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Collaboration for Development

10 Apr

Working with about forty  World Bank Group Task Teams and departments to design and implement external social collaboration groups/communities to enhance knowledge discovery and knowledge exchange on a wide array of international develoment topics. Collaboration for Development (C4D) can be accessed by anyone, though most C4D Groups are for members only.  Typical members are colleagues from partner organizations, international development practitioners, researchers, government officials and students interested in discovering more about spefic topic areas or domains.

C4D Groups often connect unique groups of international development colleagues and specialists, example the Learning from Mega Disasters group shares known knowledge – Knowledge notes capturing lessons and expertise from the Great Japan Earthquake and Tsumami with disaster response practitioners around the world, who then interact, discus, share and develop new knowledge that can help colleagues world wide develop better disaster preparedness and response systems, practices and procedures.

Many of the C4D Groups utilize best practices gleaned from Community of Practice (CoP) research to design and develop their groups combined with good emerging practices in social collaboration.

A few good resources…

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A few thoughts re: How does a college grad with an MBA find a job doing fundraising and volunteer management, without 3-5 years of experience?

16 Feb

How does a college grad with an MBA find a job doing fundraising and volunteer management, without 3-5 years of experience? Bruce Summers response to posting on Non Profit & Philanthropy – Job Seeking Board http://www.linkedin.com/groups?home=&gid=1227037&trk=anet_ug_hm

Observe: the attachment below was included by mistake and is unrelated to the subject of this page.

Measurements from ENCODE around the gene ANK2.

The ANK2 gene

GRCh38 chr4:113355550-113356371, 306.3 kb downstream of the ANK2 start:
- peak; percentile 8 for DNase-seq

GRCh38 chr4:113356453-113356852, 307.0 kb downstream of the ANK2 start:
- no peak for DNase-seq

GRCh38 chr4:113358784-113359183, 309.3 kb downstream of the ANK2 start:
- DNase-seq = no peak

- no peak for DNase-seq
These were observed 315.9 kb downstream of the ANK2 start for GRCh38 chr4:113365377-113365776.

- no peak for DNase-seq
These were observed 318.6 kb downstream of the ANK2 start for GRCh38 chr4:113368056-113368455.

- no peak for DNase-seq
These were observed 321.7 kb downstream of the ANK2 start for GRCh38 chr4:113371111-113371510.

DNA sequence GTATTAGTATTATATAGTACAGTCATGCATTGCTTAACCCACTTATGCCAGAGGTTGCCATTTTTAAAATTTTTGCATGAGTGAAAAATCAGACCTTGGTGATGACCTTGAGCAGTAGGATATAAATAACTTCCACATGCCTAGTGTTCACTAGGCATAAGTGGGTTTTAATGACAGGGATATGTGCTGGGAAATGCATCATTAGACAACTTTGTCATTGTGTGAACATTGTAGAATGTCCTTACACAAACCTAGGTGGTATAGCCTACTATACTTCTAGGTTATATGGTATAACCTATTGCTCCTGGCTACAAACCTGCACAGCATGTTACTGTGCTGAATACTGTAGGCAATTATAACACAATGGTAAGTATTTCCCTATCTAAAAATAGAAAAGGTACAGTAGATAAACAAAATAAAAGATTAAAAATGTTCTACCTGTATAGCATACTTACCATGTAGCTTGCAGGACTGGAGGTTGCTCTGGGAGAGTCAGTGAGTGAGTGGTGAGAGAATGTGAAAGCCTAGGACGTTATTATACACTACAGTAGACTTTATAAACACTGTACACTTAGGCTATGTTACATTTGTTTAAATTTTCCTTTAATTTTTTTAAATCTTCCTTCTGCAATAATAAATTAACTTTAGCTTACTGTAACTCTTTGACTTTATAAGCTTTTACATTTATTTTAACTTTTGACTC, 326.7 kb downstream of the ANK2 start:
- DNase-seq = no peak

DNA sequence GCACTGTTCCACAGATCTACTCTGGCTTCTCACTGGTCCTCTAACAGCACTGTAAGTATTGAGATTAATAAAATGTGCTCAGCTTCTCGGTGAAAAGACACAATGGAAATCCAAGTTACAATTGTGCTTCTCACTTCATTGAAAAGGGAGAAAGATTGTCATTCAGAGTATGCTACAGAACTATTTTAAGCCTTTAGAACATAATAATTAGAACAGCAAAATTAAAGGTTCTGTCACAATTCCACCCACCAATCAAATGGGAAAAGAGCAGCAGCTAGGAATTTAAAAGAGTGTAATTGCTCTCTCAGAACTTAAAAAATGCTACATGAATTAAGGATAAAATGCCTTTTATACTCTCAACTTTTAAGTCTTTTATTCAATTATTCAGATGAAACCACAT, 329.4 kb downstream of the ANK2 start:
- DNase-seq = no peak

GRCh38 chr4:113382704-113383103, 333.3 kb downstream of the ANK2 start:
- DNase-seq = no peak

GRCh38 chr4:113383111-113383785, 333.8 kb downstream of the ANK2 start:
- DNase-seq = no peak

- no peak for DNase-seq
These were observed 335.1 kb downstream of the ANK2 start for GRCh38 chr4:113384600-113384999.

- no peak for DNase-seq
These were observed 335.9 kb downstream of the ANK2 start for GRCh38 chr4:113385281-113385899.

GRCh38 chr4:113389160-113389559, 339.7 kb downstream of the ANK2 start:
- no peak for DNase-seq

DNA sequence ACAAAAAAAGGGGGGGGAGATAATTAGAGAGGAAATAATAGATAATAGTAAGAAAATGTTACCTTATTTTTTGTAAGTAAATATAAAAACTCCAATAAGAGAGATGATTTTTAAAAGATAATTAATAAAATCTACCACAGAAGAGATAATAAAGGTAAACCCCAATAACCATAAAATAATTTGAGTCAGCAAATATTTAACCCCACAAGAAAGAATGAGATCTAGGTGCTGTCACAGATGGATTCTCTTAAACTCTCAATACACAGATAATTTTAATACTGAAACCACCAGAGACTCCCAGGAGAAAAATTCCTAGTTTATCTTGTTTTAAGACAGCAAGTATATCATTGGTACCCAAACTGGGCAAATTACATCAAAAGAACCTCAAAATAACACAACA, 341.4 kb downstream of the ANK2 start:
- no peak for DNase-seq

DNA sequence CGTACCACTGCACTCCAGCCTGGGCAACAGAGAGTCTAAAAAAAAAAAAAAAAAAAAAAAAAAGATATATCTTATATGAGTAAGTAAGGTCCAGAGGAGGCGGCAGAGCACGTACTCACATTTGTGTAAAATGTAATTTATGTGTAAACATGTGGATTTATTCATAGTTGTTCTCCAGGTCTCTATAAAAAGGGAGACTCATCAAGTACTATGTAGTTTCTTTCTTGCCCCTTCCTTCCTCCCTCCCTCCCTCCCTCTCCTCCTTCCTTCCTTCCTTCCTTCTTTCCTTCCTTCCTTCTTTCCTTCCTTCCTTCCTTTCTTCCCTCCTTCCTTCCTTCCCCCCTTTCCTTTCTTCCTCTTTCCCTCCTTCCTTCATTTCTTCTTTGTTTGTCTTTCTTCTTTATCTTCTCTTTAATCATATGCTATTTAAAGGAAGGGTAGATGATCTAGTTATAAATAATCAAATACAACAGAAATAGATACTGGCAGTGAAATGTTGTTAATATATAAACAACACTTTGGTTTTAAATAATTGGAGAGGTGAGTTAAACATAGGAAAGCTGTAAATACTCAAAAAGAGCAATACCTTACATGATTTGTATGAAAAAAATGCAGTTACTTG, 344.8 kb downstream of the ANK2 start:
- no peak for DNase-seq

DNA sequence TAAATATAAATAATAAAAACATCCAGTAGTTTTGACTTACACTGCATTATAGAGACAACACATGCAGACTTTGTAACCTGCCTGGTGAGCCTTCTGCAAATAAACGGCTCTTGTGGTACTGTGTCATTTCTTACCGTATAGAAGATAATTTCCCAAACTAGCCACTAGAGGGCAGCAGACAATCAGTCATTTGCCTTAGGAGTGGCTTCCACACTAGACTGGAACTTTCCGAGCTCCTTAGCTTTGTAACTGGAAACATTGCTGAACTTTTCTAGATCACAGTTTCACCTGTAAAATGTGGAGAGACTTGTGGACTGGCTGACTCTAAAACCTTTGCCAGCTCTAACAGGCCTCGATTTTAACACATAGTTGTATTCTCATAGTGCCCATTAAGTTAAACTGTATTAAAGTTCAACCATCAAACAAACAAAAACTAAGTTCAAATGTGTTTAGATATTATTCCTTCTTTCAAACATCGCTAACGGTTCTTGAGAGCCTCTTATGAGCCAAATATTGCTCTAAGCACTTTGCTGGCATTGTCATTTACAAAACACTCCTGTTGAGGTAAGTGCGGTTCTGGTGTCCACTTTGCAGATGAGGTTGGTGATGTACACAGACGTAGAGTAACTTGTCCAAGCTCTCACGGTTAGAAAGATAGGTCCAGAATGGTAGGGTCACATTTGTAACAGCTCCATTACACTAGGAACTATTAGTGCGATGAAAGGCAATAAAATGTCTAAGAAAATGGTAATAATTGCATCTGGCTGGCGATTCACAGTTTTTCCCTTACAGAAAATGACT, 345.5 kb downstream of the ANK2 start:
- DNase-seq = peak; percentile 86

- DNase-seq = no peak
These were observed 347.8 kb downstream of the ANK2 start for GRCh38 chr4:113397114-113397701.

A few thoughts…
• Network, Network, Network target 25 – 100 people you know – let them know what you would like to do, ask for their advice and recommendations of who else you should talk to.
• Talk with individuals who have volunteer management, volunteer engagement, and fundraising jobs, ask them how they matriculated into these position, what training and education do they have, what training and education would they recommend to you.
• Ask three things – 1) Do you know of any volunteer management and fundraising positions that are available, if so, then can they give you an introduction…? 2) Do you know of organizations that might be willing to try me out as volunteer management, fundraising coordinator (in a volunteer capacity or as a “working” board member? 3) Are there local networks for volunteer managers or fundraisers, if yes, then how can I get involved?
• During my tenure as national volunteer resources management lead for the American Red Cross I noticed that volunteer managers and fundraisers came from many different backgrounds, also, many of our chapters started with part-time volunteer managers or part-time fundraisers some were employees, some were AmeriCorps members, some were volunteers. In some cases these volunteers were able to build up the volunteer management or fundraising program sufficiently to “make the case” for hiring a 1/2 or full-time FTE to manage and grow volunteer resources.
• One of the keys is to map volunteers to meeting critical or urgent fills as defined by the Executive Director or other senior leadership and department heads, then go out and target recruit volunteers who can fulfill or meet potent skill or knowledge gaps…
• Last thought, one key emerging trend in volunteer engagement is how it is starting to blend with fundraising, communications and marketing and social media; develop experience in leveraging social media to provide ROI for fundraising and volunteer management and you will start to find you are more and more attractive as a higher end volunteer or as a new employee.

PS – If you are still in college or a graduate program, then seek a Nonprofit Management Internship before you graduate or just after you graduate.

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